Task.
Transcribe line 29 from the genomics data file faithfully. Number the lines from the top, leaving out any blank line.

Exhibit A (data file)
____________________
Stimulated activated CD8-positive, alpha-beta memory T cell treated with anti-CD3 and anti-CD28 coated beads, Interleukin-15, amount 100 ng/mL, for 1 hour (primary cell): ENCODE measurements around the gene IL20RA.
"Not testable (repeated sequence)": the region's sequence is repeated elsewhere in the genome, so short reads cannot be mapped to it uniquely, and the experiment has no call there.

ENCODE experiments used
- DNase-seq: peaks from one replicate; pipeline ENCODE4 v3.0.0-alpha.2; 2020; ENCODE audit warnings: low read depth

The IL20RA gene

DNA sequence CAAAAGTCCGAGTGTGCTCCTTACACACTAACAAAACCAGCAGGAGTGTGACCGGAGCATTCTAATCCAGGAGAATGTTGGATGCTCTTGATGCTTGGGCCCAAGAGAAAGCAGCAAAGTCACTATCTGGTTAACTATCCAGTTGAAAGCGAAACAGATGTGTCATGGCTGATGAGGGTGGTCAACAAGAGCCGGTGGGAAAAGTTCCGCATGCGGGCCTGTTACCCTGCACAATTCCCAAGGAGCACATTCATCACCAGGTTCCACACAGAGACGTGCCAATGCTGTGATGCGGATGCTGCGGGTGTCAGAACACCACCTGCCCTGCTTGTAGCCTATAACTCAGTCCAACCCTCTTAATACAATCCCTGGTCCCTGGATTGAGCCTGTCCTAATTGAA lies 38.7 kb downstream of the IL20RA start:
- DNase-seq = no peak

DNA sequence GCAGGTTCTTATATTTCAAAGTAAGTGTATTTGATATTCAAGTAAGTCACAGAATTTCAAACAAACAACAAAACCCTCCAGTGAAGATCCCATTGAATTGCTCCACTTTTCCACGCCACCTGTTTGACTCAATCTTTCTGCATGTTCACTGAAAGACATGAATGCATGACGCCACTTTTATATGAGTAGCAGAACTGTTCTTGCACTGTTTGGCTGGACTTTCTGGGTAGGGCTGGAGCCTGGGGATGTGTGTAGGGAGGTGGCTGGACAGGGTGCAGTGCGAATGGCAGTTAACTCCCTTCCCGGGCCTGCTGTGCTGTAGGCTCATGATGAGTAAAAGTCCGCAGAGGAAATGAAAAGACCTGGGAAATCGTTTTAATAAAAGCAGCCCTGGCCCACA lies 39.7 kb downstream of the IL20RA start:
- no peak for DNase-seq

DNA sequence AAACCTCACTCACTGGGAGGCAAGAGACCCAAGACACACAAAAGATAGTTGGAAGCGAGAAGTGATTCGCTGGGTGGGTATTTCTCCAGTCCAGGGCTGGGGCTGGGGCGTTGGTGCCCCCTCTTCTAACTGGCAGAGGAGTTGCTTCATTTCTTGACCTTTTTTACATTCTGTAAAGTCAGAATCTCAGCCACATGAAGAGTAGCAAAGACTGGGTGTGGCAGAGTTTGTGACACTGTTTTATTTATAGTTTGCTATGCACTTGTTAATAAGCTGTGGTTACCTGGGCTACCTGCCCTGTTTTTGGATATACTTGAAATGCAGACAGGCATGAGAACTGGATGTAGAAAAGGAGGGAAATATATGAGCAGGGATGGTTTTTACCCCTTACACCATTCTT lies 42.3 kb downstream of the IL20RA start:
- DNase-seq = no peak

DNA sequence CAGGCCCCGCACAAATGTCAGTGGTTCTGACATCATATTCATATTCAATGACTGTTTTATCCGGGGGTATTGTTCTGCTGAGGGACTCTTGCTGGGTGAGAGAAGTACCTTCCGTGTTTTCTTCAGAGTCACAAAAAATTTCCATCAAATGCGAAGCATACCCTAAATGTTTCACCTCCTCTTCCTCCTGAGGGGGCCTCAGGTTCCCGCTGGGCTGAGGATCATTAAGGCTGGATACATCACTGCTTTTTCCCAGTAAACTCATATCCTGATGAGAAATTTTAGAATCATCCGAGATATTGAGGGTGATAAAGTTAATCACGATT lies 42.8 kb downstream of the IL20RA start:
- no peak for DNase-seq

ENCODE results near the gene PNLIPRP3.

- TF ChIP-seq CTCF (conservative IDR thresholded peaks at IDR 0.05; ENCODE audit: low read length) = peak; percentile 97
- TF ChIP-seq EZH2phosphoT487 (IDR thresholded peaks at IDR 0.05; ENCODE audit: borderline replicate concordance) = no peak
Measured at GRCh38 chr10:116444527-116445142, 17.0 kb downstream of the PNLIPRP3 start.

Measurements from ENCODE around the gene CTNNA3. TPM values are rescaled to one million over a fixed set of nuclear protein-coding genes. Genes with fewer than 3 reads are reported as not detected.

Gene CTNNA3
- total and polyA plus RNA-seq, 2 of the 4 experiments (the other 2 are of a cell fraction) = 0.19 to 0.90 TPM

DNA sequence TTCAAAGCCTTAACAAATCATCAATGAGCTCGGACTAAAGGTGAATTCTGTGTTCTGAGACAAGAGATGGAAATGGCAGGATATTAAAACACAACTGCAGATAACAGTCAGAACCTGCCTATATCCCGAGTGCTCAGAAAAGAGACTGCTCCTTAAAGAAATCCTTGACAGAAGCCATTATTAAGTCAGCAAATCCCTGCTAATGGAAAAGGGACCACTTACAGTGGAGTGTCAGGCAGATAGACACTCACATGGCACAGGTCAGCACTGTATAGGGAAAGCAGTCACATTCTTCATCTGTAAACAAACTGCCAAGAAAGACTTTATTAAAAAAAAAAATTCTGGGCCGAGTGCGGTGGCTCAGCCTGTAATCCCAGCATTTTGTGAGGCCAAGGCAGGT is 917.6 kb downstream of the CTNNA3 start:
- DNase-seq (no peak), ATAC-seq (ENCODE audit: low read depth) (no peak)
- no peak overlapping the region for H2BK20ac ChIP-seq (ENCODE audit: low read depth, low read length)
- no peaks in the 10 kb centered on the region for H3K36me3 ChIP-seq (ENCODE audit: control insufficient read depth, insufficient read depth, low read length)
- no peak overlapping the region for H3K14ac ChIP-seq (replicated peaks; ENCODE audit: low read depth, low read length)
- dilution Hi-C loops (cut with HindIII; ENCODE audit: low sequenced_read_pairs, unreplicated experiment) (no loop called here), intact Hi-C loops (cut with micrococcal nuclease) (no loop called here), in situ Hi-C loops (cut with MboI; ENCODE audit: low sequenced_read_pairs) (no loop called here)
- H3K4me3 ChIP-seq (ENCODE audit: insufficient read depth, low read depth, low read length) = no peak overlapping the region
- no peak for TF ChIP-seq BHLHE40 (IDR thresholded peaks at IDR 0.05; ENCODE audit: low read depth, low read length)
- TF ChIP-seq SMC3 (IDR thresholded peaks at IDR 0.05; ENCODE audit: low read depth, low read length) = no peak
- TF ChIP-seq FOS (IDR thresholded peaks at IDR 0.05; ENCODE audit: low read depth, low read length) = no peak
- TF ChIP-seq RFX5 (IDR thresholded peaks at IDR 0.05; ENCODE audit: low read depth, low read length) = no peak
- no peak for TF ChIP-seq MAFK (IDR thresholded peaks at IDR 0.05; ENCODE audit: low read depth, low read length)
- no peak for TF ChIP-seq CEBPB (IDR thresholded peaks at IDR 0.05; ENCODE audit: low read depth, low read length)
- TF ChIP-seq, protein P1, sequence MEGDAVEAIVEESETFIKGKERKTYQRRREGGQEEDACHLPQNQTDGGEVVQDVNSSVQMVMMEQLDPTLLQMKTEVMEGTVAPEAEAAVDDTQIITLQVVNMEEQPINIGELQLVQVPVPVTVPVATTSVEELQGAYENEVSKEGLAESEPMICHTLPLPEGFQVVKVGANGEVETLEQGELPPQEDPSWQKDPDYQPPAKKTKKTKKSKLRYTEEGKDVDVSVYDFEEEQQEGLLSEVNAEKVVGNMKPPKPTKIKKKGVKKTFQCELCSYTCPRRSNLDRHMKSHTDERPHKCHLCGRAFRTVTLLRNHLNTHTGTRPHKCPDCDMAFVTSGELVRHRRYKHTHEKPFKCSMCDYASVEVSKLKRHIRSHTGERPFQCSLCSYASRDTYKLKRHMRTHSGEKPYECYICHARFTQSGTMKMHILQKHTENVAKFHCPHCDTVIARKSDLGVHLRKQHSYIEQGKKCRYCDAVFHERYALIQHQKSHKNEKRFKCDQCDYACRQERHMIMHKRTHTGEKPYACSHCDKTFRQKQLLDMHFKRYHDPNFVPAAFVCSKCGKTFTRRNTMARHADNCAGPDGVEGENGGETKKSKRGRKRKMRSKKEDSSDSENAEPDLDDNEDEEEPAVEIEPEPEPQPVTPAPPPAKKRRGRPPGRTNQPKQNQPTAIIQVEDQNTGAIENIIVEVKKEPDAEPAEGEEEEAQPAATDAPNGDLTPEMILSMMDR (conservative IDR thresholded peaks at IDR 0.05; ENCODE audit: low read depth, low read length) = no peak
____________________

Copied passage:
- TF ChIP-seq SMC3 (IDR thresholded peaks at IDR 0.05; ENCODE audit: low read depth, low read length) = no peak